Debit cards continue to be the card of choice for many consumers when it's time to pay for purchases. The lure of rewards, such as cash back or airline miles, is no doubt responsible for much of that trend, but perhaps consumers also appreciate not receiving a fat credit card bill at the end of the month.
For Bankrate's Fall 2007 Debit Card Study, we surveyed the five largest banks and the five largest savings institutions in the nation's top 10 metropolitan areas.
What Bankrate surveyed
- Annual fees charged simply to use the debit card.
- Point-of-sale fees for signature or PIN-based transactions at the cash register.
- Whether the card offers a rewards program.
- Type of rewards offered.
- Annual fee for enrolling in a rewards program.
Among the changes since our previous debit card study was released in the spring is that one of the two banks that charged an annual fee just for having the debit card has dropped its fee. Bank of the West in San Francisco has dropped its $1-per-month fee that was charged any month in which the card was used. Firstrust Savings Bank in Philadelphia continues to charge $24 annually for the privilege of using its card. It now is the sole institution in our survey that charges such a fee.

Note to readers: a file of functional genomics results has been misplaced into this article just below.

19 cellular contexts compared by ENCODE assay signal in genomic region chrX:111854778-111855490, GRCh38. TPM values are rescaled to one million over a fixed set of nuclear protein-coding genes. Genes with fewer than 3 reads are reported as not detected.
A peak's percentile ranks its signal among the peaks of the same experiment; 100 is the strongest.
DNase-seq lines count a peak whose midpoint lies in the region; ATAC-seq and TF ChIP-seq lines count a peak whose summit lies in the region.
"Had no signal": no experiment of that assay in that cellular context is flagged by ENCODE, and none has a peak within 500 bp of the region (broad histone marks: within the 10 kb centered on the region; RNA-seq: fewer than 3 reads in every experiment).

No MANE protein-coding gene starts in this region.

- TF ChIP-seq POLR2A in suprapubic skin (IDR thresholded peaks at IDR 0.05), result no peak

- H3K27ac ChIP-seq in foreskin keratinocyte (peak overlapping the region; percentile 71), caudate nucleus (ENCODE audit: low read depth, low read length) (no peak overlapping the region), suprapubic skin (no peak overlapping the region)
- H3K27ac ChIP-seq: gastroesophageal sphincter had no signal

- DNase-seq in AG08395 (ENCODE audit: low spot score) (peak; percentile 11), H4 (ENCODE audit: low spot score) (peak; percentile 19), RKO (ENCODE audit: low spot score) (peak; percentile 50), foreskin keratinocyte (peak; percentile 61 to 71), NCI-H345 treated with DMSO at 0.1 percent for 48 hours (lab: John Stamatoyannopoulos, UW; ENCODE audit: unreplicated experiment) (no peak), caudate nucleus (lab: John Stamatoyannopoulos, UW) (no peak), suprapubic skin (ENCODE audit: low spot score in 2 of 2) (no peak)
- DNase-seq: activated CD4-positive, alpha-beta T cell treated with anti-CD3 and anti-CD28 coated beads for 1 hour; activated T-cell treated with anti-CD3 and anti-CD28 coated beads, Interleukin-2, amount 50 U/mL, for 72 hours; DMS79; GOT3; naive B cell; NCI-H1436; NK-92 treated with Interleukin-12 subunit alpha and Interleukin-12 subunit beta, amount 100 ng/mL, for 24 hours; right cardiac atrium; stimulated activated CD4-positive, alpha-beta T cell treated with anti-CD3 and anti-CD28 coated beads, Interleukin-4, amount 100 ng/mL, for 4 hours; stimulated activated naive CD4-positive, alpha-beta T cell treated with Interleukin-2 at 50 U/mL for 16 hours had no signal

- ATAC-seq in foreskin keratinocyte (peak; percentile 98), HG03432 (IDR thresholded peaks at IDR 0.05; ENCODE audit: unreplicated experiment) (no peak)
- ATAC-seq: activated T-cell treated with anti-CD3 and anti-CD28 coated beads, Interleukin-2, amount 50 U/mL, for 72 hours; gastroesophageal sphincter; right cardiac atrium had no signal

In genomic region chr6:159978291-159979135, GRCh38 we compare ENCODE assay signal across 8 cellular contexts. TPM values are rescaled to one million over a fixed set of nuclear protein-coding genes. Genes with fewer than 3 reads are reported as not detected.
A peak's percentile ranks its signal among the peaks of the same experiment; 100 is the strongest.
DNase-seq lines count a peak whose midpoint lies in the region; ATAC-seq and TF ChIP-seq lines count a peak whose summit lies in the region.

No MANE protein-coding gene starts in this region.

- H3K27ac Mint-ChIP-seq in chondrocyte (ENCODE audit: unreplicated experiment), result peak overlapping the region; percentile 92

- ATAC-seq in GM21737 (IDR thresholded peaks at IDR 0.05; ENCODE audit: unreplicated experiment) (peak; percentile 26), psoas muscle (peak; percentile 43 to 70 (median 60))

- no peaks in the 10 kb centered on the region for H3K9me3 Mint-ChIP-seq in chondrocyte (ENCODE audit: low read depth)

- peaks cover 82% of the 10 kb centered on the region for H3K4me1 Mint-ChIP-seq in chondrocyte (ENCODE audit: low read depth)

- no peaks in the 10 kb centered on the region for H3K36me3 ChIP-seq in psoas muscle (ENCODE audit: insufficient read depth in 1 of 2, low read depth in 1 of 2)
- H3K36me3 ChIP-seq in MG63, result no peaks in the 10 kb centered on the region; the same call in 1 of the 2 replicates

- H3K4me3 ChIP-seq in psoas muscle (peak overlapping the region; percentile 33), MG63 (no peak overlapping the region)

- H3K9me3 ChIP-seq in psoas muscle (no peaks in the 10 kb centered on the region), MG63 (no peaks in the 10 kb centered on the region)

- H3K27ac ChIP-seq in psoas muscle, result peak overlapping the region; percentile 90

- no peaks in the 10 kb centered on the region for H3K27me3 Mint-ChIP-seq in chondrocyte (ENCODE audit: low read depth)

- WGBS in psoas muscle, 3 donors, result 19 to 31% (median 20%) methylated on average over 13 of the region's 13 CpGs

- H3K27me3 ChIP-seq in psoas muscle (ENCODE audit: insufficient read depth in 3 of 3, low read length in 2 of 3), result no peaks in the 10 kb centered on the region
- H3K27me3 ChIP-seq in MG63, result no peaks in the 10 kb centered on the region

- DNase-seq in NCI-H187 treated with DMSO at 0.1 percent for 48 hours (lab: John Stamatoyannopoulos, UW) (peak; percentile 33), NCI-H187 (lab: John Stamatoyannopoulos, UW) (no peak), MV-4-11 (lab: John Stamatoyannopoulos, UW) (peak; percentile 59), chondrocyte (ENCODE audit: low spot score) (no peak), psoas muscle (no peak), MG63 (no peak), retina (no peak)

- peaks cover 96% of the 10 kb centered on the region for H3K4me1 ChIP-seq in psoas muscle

And none of the 100 institutions surveyed charges a point-of-sale fee when the customer signs for the purchase. Wells Fargo in Los Angeles and San Francisco dropped its $1-per-month charge that it imposed on signature purchases during our last survey.
Customers who prefer to use their PINs when shopping have often been discriminated against by card issuers, who make less money on PIN-based transactions due to the interchange fee structure. Most issuers require signature-based transactions if purchases are to qualify for rewards. In other words, they want you to select "credit" instead of "debit" when using the debit card. Additionally, some issuers, albeit fewer and fewer, try to discourage PIN use by imposing a fee.